There were certainly other heroes today (to the extent a single victory over the O's can be considered a heroic accomplishment). In the decisive eighth inning, Ryan Zimmerman lashed his second double of the game, Ryan Langerhans drove him home with a single, and Ronnie Belliard perfectly/luckily placed a short fly that eluded the glove of second baseman Brian Roberts. Emergency starter Micah Bowie, making his first start since the "Chicks Dig the Long Ball" era, did well enough for three innings before requiring relief in the fourth. But it was Logan's day, and there cannot be much doubt about that.

A recent innovation from the mind of Bill James is the concept of a "win share." I'm not going to delve into the dorky details for this post, but I'll note the concept of parceling shares for wins is illustrative here. How many wins would a player of Nook Logan's caliber "create" over the course of a season? Probably not too many above and beyond what a "replacement player" would. His bat is too weak, his ability to get on base too meager to enable his speed to profit. Yet, today, May 20, Logan gets plenty of share for this win.

And that is certainly reason enough to celebrate. What a day for Nook Logan, indeed. Whooo-hoo!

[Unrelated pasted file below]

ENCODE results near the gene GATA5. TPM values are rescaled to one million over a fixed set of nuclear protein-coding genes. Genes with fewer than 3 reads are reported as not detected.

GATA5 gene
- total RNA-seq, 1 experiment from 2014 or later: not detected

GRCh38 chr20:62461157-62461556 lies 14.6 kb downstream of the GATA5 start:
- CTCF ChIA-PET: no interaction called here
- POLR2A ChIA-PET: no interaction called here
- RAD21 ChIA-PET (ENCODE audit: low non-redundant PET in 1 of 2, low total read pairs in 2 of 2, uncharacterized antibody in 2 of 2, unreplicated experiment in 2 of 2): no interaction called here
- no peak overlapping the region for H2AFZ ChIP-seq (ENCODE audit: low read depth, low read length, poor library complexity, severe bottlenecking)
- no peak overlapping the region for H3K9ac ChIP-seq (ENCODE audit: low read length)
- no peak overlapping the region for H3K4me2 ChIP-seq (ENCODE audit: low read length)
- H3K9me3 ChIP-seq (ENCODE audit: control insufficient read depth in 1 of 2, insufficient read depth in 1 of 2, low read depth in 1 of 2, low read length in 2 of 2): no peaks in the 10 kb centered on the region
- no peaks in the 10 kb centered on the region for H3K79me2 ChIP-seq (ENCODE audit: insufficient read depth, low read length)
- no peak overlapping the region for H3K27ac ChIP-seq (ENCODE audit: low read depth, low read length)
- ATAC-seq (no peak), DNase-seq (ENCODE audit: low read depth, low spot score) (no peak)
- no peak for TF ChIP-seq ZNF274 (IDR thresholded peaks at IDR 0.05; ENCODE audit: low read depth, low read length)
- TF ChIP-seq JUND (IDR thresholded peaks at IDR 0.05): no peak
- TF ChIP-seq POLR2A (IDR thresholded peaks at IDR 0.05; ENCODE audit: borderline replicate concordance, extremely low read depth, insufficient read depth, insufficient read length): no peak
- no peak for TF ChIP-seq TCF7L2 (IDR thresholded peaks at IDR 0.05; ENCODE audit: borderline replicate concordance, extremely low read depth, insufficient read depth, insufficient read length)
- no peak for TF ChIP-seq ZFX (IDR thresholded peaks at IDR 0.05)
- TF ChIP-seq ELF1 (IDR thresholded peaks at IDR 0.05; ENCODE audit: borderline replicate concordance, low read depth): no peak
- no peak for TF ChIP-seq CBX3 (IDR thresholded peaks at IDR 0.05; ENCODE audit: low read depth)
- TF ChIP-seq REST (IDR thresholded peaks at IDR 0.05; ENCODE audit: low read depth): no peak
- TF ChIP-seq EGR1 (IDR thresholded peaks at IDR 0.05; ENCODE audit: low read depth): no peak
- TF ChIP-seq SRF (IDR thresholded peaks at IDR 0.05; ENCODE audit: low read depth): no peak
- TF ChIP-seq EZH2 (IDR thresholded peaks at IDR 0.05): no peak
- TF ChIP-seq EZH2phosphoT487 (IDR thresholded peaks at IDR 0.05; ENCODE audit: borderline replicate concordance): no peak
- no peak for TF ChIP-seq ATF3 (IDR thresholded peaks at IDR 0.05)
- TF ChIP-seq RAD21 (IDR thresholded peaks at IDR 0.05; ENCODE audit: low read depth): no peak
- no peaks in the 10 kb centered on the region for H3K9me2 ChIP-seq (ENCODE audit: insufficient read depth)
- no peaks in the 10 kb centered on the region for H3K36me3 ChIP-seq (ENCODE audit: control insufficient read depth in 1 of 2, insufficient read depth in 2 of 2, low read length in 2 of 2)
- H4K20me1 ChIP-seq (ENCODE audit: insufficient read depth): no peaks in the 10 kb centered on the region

* * * *

Changing the tone just a bit, we can be rather certain Logan is not the long-term answer in centerfield. Logan joins a particularly inclusive club, as the Expos/Nationals have tried just about everyone in center during the first part of the milennium except maybe that telepathic Area 51 alien who manipulated poor old Commander Data in Independence Day. Oh, and Andruw Jones.

Speaking of Jones, he's one of the prospective free agent centerfielders profiled in today's Post. Jones is not likely to be a future Washington National insofar as he'll be callin' rain in a matter of months. He's younger than Alfonso Soriano, can actually play centerfield (as we all know), and is represented Scott Boras. That spells money, with a synonym being Yankees.

Anyway, there are plenty of other centerfielders on the list: Torii Hunter, who figures to be something of a poor man's Andruw on the free agent market (poor in all but the financial sense); Ichiro!, who is almost as unlikely to join the Nats as Frank Robinson (I'm guessing Ichiro either re-signs with the Mariners or joins the Bonds-less Giants); Corey Patterson; Aaron Rowand; Mike Cameron; or the awesomely-named Japanese star Kosuke Fukudome.

I've got a funny feeling it's going to be Cameron. Okay, it's not so funny; the guy's an ex-Red, which is one thing Jim Bowden looks for in a player. Or a scout. Or a front office guy. Or a bullpen coach. Or a studio analyst.

Keep an eye on this Fukudome guy, too. The Nats have contacts in Japan, which seems like a nice idea. Anyway, a set of bold, Plantastic predictions: If Fukudome signs with the Nats, he'll hit .345 with 40 homers and 130 ribbies. If he doesn't, he'll hit like .257 with 18 homers.